Here are two of my favorite poems from Bone Antler Stone: one on the famous ice age “Venus” figurines from 20-30,000 years ago, and another on a shipwreck from 1300 BC. You can order the entire collection here, or find more poems from the book here.
Hum the words with me and you might understand:
mammoth ivory, hematite, limestone,
black jet, soapstone, antler and fired clay –
all of these become our bodies because
our bodies are the place of becoming.
They would not emphasize our hips and breasts
or underline the low triangled cleft,
and would not know to rhyme the bison horn
with the horned moon and our monthly flesh
without the genius our nine months gives them
in our seething, essential, swelling dark.
Feast and wear and build with bone, skin and sinew,
but by taking the time to make us
in the only way they can approximate –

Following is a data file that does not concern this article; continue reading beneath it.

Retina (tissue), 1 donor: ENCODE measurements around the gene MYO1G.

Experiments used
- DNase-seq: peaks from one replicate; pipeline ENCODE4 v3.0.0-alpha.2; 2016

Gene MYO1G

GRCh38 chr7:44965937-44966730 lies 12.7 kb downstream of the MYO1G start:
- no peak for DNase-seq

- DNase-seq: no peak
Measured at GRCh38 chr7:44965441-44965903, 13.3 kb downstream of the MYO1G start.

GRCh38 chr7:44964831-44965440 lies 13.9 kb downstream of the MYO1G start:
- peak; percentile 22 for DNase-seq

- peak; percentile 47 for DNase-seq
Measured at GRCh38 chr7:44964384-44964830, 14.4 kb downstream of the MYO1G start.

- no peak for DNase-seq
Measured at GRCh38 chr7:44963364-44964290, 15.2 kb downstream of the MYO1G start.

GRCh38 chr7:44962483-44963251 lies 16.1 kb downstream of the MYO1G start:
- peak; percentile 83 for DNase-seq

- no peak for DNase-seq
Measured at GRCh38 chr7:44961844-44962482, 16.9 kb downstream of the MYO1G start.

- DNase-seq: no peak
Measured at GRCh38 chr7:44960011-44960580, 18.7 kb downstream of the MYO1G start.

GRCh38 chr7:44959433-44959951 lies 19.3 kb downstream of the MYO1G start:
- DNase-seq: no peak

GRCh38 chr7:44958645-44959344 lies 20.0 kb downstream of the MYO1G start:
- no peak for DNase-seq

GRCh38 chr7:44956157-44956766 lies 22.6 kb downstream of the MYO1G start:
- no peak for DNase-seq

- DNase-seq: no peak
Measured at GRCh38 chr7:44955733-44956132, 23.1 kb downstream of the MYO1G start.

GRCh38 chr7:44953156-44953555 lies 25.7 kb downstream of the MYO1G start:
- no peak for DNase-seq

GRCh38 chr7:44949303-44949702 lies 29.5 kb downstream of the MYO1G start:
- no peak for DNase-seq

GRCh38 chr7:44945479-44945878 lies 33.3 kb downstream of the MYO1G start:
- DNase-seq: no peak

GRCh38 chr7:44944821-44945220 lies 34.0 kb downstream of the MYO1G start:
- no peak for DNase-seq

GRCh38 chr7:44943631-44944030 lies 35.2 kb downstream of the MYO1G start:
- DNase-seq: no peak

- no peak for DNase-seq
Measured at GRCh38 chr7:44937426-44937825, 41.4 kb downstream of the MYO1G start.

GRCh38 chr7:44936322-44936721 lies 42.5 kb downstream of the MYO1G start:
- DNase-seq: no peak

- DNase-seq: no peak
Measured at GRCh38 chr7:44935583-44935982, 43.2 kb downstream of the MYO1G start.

hand-held bodies mostly handless, mostly
faceless, mostly propped up for gazing –
they make a simple bottomless mystery
of our bodies and the earth, the round year,
the rounded belly and the circled life.
Since they will never acquiesce to ours
they will worship strength and others like them
and will build to forget that they aren’t it.
But sing the words with me and you might understand:
Lespugue, Laussel, Hohle Fels and Willendorf,
Brassempouy, Dolní Věstonice
and Gönnersdorf – we’ve always been here.
The Uluburun Shipwreck
The cedar ship sank off the coast of Turkey
with pottery from Cyprus and jewelry
from Egypt and Mesopotamia,
with Baltic amber and African ivory,
with ingots and eggshells and colored glass and
a bronze goddess with gold-covered head and hands,
with sickles and axes and awls and a
handful of weights in the shape of a calf
or a sphinx, a duck or a frog, with
figs and almonds and cumin, with fish hooks
and a writing board perhaps to tally
up the whole – but the Mediterranean
swallowed the cargo down into the blue
on its way to Greece from Syria
and sank with someone’s expected riches,
its crew drowned amid fishing gear and tools
wondering how much their bones would bring beside
electrum and turtle shells and scarabs,
their limbs flailing in protest as they plunged
while their shipment calmly complied to sink,
indifferent to surface light or to deep dark,
indifferent to highest shelf or to sea floor,
a storage jar of glass beads battered
by blind hands beating the underwater.
Turkey, 1300 BC